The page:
Wednesday, April 5, 2017

John Sibley Williams in the Wilderness of Home

John Sibley Williams, disinheritance: poems

Veteran Portland, Oregon, poet John Sibley Williams writes like somebody carrying the weight of his ancestry in a backpack. You know, the big frame backpacks that excessively manful men wear while spending a long weekend getting lost up Mount Hood. The sprawling metaphor makes sense when reading his poetry, because Williams mixes liberal doses of nature imagery with deep feelings to coax meanings across the breadth of his book.

And what meanings they are. Williams explores themes of bone, ash, ghost: whatever traces the dead leave among the living. This may involve dark autumns along “Bone River,” a single poem Williams disarticulates into four segments throughout his book. This may involve a Dead Boy, a mysterious figure Williams has perform various enigmatic tasks, like Martyr His Mother or Fashion the Grand Canyon From His Body.

Like the best poets, Williams doesn’t permit simplistic, literal-minded interpretations of his verse. Overworked English teachers cannot (or shouldn’t) simply ask, what is the poet trying to tell us here. But as his themes develop across the range of his book, we realize there is nevertheless a current running, riparian, through his verse. Consider this representative passage from “The Cultural Narrative of Clouds”:
The sky is a girl abandoned naked by the river,
clouds swollen and purple
by light’s unthinkable angle.
Too young to spell moon
or her mother’s name.
Born ghosted. An offered fig
at the foot of the temple.
John Sibley Williams
In early poems, readers could be forgiven for thinking Williams places emphasis on river, clouds, light. His use of wilderness imagery looms so large, I initially believed Williams had written a love song for the Cascadian forests. But it doesn’t take long to realize a parallel river permeates Williams’ forest. The forlorn child, lost, abandoned, or dead, leads these verses from behind. Clearly something personal, something not obvious, dominates Williams’ thinking.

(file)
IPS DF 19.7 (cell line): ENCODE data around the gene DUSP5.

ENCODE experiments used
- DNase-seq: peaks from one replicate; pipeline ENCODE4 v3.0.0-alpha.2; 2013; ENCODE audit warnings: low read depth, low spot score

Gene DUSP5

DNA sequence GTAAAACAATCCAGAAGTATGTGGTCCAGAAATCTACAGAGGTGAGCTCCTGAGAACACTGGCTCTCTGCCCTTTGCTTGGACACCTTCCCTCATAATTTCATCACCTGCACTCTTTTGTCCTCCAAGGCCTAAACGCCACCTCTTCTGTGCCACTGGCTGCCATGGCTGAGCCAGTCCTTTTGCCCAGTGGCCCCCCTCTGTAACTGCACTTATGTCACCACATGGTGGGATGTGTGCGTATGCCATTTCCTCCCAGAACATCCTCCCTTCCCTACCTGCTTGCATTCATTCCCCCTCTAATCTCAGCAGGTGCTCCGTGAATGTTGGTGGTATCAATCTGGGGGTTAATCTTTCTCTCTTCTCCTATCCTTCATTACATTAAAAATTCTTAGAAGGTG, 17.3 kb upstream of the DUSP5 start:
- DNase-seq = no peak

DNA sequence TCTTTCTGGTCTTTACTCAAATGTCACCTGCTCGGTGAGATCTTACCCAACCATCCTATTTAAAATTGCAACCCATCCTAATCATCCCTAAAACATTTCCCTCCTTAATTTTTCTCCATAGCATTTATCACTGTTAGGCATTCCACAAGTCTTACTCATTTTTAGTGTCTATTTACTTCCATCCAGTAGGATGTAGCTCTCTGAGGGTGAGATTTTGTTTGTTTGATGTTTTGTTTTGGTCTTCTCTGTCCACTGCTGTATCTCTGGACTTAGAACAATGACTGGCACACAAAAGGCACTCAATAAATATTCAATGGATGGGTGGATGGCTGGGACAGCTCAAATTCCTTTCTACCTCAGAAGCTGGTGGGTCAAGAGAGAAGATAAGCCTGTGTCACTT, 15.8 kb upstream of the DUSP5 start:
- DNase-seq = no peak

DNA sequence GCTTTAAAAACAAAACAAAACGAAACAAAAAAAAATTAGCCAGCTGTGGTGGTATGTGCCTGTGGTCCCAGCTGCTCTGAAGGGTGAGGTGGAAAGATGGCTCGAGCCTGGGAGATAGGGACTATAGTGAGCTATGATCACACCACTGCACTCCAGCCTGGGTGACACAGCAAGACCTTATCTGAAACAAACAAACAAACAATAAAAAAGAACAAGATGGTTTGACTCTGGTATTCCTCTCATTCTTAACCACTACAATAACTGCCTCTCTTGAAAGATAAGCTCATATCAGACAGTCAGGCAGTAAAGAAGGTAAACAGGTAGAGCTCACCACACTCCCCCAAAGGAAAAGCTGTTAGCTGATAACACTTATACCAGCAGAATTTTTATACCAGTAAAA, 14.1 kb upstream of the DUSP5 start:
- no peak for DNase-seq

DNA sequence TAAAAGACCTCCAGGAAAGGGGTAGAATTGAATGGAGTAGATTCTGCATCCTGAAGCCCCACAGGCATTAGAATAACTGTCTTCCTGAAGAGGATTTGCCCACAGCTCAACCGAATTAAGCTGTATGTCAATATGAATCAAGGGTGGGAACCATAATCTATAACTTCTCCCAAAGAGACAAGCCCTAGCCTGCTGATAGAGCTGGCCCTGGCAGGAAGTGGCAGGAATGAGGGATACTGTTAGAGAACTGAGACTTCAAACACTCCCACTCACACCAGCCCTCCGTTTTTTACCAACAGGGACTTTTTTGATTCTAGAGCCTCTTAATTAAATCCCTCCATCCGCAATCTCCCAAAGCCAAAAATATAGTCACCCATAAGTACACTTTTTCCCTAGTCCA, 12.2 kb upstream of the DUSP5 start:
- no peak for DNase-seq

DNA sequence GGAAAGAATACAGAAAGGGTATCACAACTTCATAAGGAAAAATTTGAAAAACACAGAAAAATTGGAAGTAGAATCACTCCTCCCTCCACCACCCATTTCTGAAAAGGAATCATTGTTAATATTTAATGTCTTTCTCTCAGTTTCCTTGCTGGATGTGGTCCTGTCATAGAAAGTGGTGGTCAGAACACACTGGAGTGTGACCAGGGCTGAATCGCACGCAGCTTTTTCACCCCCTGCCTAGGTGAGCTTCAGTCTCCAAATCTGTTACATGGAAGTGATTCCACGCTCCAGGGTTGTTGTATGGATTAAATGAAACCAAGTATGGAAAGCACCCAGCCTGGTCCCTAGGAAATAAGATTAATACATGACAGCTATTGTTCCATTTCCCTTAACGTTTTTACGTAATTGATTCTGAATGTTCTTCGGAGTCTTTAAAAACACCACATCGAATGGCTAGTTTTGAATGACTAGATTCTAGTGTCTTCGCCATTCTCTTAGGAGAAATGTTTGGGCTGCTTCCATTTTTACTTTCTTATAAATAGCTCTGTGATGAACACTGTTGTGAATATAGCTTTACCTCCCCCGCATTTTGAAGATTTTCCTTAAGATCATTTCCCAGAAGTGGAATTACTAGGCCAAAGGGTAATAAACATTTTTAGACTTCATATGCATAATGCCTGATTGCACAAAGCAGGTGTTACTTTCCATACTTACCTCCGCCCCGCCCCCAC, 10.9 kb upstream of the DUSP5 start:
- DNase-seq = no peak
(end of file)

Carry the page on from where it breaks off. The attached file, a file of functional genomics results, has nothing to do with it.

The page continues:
One should resist the desire to impute too much signifigance to individual titles. Especially in today’s narrow poetry-reading world, the ironic contradiction between title and content is a beloved device. Yet besides Dead Boy and Bone River, which between them constitute nearly a quarter of Williams’ titles, we have exemplars like “Miscarriage,” “Mother’s Day,” “Teething,” and one particular favorite, “Postpartum”:
He doesn’t know the consonants of our waste.
He can’t yet speak the vowels of ruin.
Perhaps it would be better if he never broke
from the frail bars of the cradle
into this vaguer cage.

I fear his sudden humanity.

So he won’t dream too far from things
I tear north from every map,
then I tear off the center. I take
down the photographs, sew shut the curtains,
go about eyes closed so he cannot see himself
in my mirror.
According to Facebook, Williams has young ’uns at home. This morbid taste of ash is paradoxical, but not wholly contradictory. It is, of course, dangerous to apply strict, one-to-one interpretations to poetry, especially non-objective poetry like Williams’. Poetry isn’t about a thing so much as the language experience. But Williams’ leitmotifs of Dead Boy, Miscarriage, and Mother surely bear consideration.

As a technical poet, Williams uses many popular motifs that readers have grown to expect. His expressionistic metaphors (“the consonants of our waste”) seem obvious once somebody voices them, but nobody did until Williams. Like many recent poets, he considers the left margin optional, and salts his poems with lacunae, which become more prominent as the book progresses, suggesting a mind caught in the frenzy of creative grief.

By the end, Williams’ themes have altered completely. Rather than getting lost in nature, the natural world becomes something he visits, a tourist destination with family on vacation (Grand Canyon). Rather than getting lost in the forest, trees become resources he consumes to shelter and protect his family. But sometimes, the resources he consumes in turn consume him, as in this passage from “Fertility”:
Can I say that a child died inside us
when all we have conceived is a name
for what could be?

We’ve built a cradle of nails and wood
to house a body too busy dying
to rest, a trophy of grief
we polish in case of tomorrow.
Williams basically invites us on a rugged journey into the heart of his pervasive melancholy. As George Bernard Shaw wrote, only the completely personal is truly universal, so as we venture into Williams’ struggles, we recognize ourselves, even we without children. His grief is ours, his glimpses of optimism between thunderheads our own. It isn’t easy. But it’s profoundly worth it.

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